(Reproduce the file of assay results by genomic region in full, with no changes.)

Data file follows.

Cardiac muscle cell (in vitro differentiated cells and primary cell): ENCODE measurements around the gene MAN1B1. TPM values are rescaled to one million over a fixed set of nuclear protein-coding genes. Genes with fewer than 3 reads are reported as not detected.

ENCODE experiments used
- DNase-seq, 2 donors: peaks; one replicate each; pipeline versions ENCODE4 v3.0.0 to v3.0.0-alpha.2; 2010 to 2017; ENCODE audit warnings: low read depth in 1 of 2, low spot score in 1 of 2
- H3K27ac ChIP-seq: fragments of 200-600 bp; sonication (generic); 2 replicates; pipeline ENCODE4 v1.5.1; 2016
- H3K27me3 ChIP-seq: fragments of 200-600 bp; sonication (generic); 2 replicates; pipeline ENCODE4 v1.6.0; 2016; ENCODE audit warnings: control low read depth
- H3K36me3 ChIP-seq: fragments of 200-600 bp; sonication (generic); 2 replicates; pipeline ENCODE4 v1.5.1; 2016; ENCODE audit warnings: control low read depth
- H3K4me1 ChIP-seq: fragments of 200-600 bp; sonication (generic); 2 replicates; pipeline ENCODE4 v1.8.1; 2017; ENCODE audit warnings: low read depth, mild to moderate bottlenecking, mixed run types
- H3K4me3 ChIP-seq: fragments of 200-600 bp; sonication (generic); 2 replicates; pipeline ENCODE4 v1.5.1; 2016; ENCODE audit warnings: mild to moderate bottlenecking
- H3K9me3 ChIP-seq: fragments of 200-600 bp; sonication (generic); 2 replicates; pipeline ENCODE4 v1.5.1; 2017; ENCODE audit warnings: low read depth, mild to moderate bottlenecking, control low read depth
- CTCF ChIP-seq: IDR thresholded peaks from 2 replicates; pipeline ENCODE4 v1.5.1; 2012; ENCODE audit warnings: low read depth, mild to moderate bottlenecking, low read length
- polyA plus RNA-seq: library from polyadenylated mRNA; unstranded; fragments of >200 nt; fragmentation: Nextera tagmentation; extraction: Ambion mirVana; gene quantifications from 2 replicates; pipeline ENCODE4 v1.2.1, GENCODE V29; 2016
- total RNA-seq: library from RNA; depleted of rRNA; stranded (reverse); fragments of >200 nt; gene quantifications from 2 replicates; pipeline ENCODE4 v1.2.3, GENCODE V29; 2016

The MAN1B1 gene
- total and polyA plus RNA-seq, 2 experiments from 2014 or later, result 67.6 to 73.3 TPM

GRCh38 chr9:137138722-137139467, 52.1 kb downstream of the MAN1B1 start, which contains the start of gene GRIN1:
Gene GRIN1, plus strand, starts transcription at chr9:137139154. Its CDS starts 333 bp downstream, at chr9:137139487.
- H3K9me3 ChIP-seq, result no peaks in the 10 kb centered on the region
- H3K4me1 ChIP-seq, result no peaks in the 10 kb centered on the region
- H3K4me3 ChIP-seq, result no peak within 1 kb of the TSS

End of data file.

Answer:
Cardiac muscle cell (in vitro differentiated cells and primary cell): ENCODE measurements around the gene MAN1B1. TPM values are rescaled to one million over a fixed set of nuclear protein-coding genes. Genes with fewer than 3 reads are reported as not detected.

ENCODE experiments used
- DNase-seq, 2 donors: peaks; one replicate each; pipeline versions ENCODE4 v3.0.0 to v3.0.0-alpha.2; 2010 to 2017; ENCODE audit warnings: low read depth in 1 of 2, low spot score in 1 of 2
- H3K27ac ChIP-seq: fragments of 200-600 bp; sonication (generic); 2 replicates; pipeline ENCODE4 v1.5.1; 2016
- H3K27me3 ChIP-seq: fragments of 200-600 bp; sonication (generic); 2 replicates; pipeline ENCODE4 v1.6.0; 2016; ENCODE audit warnings: control low read depth
- H3K36me3 ChIP-seq: fragments of 200-600 bp; sonication (generic); 2 replicates; pipeline ENCODE4 v1.5.1; 2016; ENCODE audit warnings: control low read depth
- H3K4me1 ChIP-seq: fragments of 200-600 bp; sonication (generic); 2 replicates; pipeline ENCODE4 v1.8.1; 2017; ENCODE audit warnings: low read depth, mild to moderate bottlenecking, mixed run types
- H3K4me3 ChIP-seq: fragments of 200-600 bp; sonication (generic); 2 replicates; pipeline ENCODE4 v1.5.1; 2016; ENCODE audit warnings: mild to moderate bottlenecking
- H3K9me3 ChIP-seq: fragments of 200-600 bp; sonication (generic); 2 replicates; pipeline ENCODE4 v1.5.1; 2017; ENCODE audit warnings: low read depth, mild to moderate bottlenecking, control low read depth
- CTCF ChIP-seq: IDR thresholded peaks from 2 replicates; pipeline ENCODE4 v1.5.1; 2012; ENCODE audit warnings: low read depth, mild to moderate bottlenecking, low read length
- polyA plus RNA-seq: library from polyadenylated mRNA; unstranded; fragments of >200 nt; fragmentation: Nextera tagmentation; extraction: Ambion mirVana; gene quantifications from 2 replicates; pipeline ENCODE4 v1.2.1, GENCODE V29; 2016
- total RNA-seq: library from RNA; depleted of rRNA; stranded (reverse); fragments of >200 nt; gene quantifications from 2 replicates; pipeline ENCODE4 v1.2.3, GENCODE V29; 2016

The MAN1B1 gene
- total and polyA plus RNA-seq, 2 experiments from 2014 or later, result 67.6 to 73.3 TPM

GRCh38 chr9:137138722-137139467, 52.1 kb downstream of the MAN1B1 start, which contains the start of gene GRIN1:
Gene GRIN1, plus strand, starts transcription at chr9:137139154. Its CDS starts 333 bp downstream, at chr9:137139487.
- H3K9me3 ChIP-seq, result no peaks in the 10 kb centered on the region
- H3K4me1 ChIP-seq, result no peaks in the 10 kb centered on the region
- H3K4me3 ChIP-seq, result no peak within 1 kb of the TSS